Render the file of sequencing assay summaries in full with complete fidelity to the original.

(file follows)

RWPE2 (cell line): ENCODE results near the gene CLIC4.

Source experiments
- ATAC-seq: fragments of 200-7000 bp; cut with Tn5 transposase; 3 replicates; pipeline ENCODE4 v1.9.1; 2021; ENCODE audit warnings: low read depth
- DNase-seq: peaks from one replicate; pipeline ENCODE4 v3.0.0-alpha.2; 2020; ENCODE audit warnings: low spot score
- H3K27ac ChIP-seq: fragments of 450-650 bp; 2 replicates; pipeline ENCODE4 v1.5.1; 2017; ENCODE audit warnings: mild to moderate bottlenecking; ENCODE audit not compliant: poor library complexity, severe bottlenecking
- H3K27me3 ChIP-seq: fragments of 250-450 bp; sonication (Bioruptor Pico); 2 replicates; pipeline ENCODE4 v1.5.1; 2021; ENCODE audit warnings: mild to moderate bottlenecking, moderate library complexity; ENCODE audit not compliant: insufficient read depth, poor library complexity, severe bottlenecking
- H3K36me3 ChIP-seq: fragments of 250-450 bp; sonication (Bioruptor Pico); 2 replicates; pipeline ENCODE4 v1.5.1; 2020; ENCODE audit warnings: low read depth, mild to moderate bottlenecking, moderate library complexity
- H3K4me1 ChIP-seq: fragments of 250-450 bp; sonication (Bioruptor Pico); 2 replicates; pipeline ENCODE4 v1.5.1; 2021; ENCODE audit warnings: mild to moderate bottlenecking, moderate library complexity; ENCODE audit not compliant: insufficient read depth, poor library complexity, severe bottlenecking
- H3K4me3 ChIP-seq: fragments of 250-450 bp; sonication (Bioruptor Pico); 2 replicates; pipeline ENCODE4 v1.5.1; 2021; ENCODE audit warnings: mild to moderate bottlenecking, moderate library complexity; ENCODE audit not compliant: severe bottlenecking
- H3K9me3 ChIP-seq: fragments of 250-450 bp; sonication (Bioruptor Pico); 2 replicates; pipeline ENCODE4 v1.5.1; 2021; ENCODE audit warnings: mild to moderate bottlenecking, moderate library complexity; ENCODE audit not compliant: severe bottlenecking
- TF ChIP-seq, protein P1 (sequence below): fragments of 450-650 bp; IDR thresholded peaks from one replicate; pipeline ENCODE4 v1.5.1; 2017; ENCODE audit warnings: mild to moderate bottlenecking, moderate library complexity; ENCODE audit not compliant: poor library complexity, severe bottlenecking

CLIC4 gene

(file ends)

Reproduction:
RWPE2 (cell line): ENCODE results near the gene CLIC4.

Source experiments
- ATAC-seq: fragments of 200-7000 bp; cut with Tn5 transposase; 3 replicates; pipeline ENCODE4 v1.9.1; 2021; ENCODE audit warnings: low read depth
- DNase-seq: peaks from one replicate; pipeline ENCODE4 v3.0.0-alpha.2; 2020; ENCODE audit warnings: low spot score
- H3K27ac ChIP-seq: fragments of 450-650 bp; 2 replicates; pipeline ENCODE4 v1.5.1; 2017; ENCODE audit warnings: mild to moderate bottlenecking; ENCODE audit not compliant: poor library complexity, severe bottlenecking
- H3K27me3 ChIP-seq: fragments of 250-450 bp; sonication (Bioruptor Pico); 2 replicates; pipeline ENCODE4 v1.5.1; 2021; ENCODE audit warnings: mild to moderate bottlenecking, moderate library complexity; ENCODE audit not compliant: insufficient read depth, poor library complexity, severe bottlenecking
- H3K36me3 ChIP-seq: fragments of 250-450 bp; sonication (Bioruptor Pico); 2 replicates; pipeline ENCODE4 v1.5.1; 2020; ENCODE audit warnings: low read depth, mild to moderate bottlenecking, moderate library complexity
- H3K4me1 ChIP-seq: fragments of 250-450 bp; sonication (Bioruptor Pico); 2 replicates; pipeline ENCODE4 v1.5.1; 2021; ENCODE audit warnings: mild to moderate bottlenecking, moderate library complexity; ENCODE audit not compliant: insufficient read depth, poor library complexity, severe bottlenecking
- H3K4me3 ChIP-seq: fragments of 250-450 bp; sonication (Bioruptor Pico); 2 replicates; pipeline ENCODE4 v1.5.1; 2021; ENCODE audit warnings: mild to moderate bottlenecking, moderate library complexity; ENCODE audit not compliant: severe bottlenecking
- H3K9me3 ChIP-seq: fragments of 250-450 bp; sonication (Bioruptor Pico); 2 replicates; pipeline ENCODE4 v1.5.1; 2021; ENCODE audit warnings: mild to moderate bottlenecking, moderate library complexity; ENCODE audit not compliant: severe bottlenecking
- TF ChIP-seq, protein P1 (sequence below): fragments of 450-650 bp; IDR thresholded peaks from one replicate; pipeline ENCODE4 v1.5.1; 2017; ENCODE audit warnings: mild to moderate bottlenecking, moderate library complexity; ENCODE audit not compliant: poor library complexity, severe bottlenecking

CLIC4 gene